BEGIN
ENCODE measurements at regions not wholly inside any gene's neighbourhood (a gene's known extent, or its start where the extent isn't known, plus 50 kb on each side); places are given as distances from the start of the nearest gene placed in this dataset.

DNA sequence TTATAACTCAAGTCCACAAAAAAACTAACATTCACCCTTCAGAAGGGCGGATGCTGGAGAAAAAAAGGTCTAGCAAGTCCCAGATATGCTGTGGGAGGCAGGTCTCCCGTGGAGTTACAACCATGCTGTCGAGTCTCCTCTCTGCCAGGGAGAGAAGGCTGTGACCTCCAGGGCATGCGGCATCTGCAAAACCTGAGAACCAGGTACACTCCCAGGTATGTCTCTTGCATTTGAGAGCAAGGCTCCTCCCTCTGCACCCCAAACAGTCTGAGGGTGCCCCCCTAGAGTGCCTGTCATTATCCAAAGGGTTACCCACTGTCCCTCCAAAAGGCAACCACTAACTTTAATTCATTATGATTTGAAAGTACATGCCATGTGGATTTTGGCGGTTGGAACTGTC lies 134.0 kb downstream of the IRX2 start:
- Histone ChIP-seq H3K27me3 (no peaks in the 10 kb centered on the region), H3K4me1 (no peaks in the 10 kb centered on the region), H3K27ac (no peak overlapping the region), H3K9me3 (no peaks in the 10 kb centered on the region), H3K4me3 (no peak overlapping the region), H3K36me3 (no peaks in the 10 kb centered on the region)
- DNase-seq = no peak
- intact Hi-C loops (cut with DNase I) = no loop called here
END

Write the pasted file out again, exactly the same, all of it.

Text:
ENCODE measurements at regions not wholly inside any gene's neighbourhood (a gene's known extent, or its start where the extent isn't known, plus 50 kb on each side); places are given as distances from the start of the nearest gene placed in this dataset.

DNA sequence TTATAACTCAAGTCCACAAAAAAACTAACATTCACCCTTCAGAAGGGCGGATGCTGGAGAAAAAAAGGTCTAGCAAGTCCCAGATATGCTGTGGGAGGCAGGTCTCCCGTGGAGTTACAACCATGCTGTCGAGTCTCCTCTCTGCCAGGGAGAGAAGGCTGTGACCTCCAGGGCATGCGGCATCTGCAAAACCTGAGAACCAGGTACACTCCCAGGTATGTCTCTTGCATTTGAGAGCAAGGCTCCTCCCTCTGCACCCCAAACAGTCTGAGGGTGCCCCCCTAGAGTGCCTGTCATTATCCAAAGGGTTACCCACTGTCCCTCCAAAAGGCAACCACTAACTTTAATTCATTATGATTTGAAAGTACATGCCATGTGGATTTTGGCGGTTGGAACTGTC lies 134.0 kb downstream of the IRX2 start:
- Histone ChIP-seq H3K27me3 (no peaks in the 10 kb centered on the region), H3K4me1 (no peaks in the 10 kb centered on the region), H3K27ac (no peak overlapping the region), H3K9me3 (no peaks in the 10 kb centered on the region), H3K4me3 (no peak overlapping the region), H3K36me3 (no peaks in the 10 kb centered on the region)
- DNase-seq = no peak
- intact Hi-C loops (cut with DNase I) = no loop called here